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storm.jpg (4910 bytes)Nets, Menders, and Followers
based on Matthew 4:12-23
By Rev. Thomas Hal
l, DPS homiletics editor

I grew up singing I will make you fishers of men just like we sang here earlier this morning. And because I had little opportunity to go fishing, this seven year old really got into this song. Every time I sang that little tune I entered a surrealistic world. I envisioned myself hooking three piece executives on my worm bait. I had watched fishing shows on TV so I knew how to set the hook and wear those big fish down. No matter if it didn't make any sense at all. I was catching my limit.

Anything under six foot and two hundred pounds had to be thrown back into the water! My teacher once tried to get me to see that the point of the song is that Jesus calls us to use our skills and gifts to bring men and women to faith. That seemed boring to me; hooking executives in Sunday School was far more adventurous and I always got cookies and Cool Aid afterwards. So my understanding of this passage was skewed at a very early age. I later understood this story to be about Christians evangelizing their world. We were called to become fishers of men and women.

But in preparing for this homily today, I have been bothered by something odd. Something that seems to challenge my understanding of this passage. Here’s the story: Two brothers-Peter and Andrew-are casting nets in Lake Galilee, "for they were fishermen," our text says. That means they fished to survive; perhaps even to earn their livelihood. Their fathers fished. Their grandfathers fished. As far back as they had memory, fishing had probably been in their family. Suddenly, some passerby, who doesn't even introduce himself waltzes up and "nets" them. Says, "Come after me, and I will make you fishers of men."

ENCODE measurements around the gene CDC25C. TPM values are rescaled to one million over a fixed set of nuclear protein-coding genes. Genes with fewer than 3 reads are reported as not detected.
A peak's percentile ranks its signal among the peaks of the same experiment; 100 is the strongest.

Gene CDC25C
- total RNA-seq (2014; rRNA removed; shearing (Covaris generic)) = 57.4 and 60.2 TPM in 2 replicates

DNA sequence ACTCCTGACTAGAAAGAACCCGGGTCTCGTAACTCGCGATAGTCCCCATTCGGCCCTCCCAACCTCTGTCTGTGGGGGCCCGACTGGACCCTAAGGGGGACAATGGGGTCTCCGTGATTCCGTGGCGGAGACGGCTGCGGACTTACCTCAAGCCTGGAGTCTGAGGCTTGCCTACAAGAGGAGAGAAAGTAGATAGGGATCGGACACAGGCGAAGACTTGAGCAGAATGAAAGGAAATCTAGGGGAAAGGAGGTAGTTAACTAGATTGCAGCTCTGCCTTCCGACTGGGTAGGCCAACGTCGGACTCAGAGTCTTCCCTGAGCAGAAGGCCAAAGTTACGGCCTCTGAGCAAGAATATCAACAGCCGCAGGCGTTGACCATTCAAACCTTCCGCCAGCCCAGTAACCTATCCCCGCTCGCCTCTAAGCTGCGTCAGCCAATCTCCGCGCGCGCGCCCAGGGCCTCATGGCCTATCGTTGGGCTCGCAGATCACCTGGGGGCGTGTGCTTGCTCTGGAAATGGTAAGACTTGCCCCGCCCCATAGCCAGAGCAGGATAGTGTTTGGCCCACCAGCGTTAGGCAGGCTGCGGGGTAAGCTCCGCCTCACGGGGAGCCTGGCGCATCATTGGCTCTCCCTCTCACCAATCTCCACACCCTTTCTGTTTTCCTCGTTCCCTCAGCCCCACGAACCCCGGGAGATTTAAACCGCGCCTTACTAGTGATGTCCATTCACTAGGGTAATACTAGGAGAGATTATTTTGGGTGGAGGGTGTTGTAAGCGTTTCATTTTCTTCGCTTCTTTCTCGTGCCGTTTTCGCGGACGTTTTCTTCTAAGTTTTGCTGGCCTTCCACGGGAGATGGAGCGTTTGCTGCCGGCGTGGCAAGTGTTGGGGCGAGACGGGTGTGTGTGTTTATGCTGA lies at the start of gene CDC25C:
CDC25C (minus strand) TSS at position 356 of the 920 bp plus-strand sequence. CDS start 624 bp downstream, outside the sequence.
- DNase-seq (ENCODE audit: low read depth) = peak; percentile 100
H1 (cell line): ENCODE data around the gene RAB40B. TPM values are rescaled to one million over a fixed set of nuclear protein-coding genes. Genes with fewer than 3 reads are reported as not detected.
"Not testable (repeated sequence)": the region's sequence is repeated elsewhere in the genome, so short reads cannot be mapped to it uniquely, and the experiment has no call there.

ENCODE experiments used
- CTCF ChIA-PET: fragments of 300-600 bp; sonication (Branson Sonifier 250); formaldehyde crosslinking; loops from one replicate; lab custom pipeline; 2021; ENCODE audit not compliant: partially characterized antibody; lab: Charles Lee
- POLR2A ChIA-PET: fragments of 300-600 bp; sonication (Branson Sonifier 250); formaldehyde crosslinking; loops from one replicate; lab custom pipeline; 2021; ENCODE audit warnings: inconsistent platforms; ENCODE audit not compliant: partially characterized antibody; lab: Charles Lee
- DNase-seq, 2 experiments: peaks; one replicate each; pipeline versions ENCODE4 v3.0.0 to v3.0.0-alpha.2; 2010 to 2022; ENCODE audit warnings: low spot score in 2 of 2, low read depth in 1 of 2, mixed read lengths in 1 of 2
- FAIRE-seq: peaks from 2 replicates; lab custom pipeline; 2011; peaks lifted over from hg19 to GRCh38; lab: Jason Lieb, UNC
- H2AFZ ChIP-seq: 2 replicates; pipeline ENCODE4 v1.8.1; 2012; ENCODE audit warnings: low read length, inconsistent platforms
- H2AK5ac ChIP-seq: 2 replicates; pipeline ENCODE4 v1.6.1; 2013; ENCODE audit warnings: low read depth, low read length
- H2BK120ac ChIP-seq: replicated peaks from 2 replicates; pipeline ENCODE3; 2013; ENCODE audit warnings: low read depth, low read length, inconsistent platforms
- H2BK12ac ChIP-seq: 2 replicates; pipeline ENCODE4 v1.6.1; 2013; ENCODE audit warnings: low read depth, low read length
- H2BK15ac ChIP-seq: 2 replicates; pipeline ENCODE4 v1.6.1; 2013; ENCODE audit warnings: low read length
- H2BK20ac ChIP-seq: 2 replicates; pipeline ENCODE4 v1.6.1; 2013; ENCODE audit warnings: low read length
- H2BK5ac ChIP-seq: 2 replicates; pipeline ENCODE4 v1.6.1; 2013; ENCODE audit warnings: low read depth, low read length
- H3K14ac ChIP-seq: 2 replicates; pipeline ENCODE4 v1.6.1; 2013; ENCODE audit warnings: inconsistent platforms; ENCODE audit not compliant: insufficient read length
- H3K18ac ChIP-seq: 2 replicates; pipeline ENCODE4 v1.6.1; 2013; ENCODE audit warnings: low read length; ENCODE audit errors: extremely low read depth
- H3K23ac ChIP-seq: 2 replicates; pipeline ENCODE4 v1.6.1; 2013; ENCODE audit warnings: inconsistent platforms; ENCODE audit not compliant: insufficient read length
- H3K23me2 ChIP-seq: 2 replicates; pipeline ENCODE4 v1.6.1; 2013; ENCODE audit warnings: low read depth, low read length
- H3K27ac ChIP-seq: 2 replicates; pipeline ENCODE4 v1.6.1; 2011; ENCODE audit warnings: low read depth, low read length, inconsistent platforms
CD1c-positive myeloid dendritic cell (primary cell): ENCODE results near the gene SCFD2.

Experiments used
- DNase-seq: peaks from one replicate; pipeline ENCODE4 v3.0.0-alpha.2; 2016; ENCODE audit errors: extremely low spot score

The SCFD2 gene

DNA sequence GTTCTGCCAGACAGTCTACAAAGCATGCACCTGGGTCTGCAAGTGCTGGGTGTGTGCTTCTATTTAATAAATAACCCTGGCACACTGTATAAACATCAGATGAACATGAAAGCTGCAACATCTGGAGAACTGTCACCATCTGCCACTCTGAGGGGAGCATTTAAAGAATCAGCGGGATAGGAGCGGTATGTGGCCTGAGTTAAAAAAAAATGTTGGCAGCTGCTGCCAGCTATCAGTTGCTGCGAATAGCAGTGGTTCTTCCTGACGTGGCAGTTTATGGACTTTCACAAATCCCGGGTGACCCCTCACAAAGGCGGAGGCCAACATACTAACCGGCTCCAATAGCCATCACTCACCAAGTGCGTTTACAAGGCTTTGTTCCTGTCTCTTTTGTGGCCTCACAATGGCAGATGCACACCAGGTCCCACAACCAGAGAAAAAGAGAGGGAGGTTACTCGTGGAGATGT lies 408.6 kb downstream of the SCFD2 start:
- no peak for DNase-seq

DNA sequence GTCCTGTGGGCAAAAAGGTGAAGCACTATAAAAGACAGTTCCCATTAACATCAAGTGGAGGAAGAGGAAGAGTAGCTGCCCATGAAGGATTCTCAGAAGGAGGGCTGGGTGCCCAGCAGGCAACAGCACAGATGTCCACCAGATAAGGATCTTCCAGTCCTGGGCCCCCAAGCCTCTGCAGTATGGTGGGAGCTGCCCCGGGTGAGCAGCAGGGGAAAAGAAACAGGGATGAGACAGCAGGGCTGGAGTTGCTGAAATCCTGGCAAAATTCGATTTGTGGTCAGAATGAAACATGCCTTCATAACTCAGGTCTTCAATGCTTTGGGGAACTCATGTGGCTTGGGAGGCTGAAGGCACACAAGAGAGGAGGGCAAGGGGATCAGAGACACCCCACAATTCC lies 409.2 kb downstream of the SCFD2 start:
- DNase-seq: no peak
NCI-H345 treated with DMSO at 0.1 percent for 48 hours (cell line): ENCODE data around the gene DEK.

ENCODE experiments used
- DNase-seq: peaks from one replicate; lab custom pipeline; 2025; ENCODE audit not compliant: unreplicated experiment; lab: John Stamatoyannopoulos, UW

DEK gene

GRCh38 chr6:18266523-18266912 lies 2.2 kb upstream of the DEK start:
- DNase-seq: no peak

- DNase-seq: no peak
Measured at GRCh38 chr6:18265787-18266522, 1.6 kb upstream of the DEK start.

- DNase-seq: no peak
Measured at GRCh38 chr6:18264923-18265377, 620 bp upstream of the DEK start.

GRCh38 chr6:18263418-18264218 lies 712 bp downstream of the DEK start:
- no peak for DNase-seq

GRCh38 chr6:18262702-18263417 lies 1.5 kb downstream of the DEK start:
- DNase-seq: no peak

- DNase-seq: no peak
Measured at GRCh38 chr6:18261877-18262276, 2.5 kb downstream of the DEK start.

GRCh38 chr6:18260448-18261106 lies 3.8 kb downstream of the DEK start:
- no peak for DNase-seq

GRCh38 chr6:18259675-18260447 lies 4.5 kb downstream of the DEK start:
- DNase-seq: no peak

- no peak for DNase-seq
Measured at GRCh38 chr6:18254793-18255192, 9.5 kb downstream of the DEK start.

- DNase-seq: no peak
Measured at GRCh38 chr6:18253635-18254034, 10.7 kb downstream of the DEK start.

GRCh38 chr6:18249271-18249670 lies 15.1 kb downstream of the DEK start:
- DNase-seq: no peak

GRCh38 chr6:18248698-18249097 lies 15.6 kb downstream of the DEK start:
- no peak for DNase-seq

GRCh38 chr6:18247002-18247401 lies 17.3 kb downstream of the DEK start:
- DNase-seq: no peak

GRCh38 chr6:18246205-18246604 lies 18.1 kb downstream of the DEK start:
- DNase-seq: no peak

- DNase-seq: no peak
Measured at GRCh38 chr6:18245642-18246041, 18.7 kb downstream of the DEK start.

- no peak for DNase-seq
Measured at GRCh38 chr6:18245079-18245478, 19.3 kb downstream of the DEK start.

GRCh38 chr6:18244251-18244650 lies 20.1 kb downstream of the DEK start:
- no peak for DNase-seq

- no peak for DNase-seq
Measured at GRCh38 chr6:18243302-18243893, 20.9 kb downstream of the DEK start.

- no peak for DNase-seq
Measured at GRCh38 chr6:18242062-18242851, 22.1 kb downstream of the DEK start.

Our storyteller at once interjects the word euthus, "immediately," to describe their response. At once they drop their nets in the moist sand and foam at the edge of the boat and these anglers follow this passerby. The trio now follows the water's edge behind Jesus until they happen upon two other fishermen. They're not fishing but carefully mending a broken net. What happens next is deja vu.

Two brothers. Both anglers at work. Called. And the same word is used to describe their response, euthus "immediately." They too, drop what they're doing and follow. These four men, skilled anglers just up and turn their backs on everything they have held sacred. All commitments are dropped. A father still sits stunned in the boat as he watches his son leave the family business. A hired man whistles his disbelief. The last scene we have are five men walking single file off around the shore of Galilee.

The difficult thing about this story for me is the fishermen's unflinching, immediate decision to follow this man. Where’s the rational "let’s think this over." Or "I’ll get back to you?" We have no indication that they had counted the cost. We’re not even sure that they stopped long enough to say goodbye to family and friends. Just up and leave everything connected to their life, like a bunch of privates snapping to a sergeant’s command. Is this responsible behavior?

How would feel if your daughter came home after her first high school dance and announced to the family that she was getting married to this wonderful guy. "What's his name?" we ask. "Oh, I don't know, but we're getting married next week." She hardly knows the guy. Doesn’t even know his name and yet she’s ready to give her life and future to him.

"Hi, honey. Guess what I did at work today? I decided today to retire early."

"Oh? But you're only 35 years old."

"I know, but I've been thinking about it for awhile."

"And when did you come to this decision?"

"During lunch."

No, that's not normal behavior to just up and throw caution to the wind and make quick decisions. To make commitments without thinking things through. Were these four guys foolish, fickle, irresponsible or what?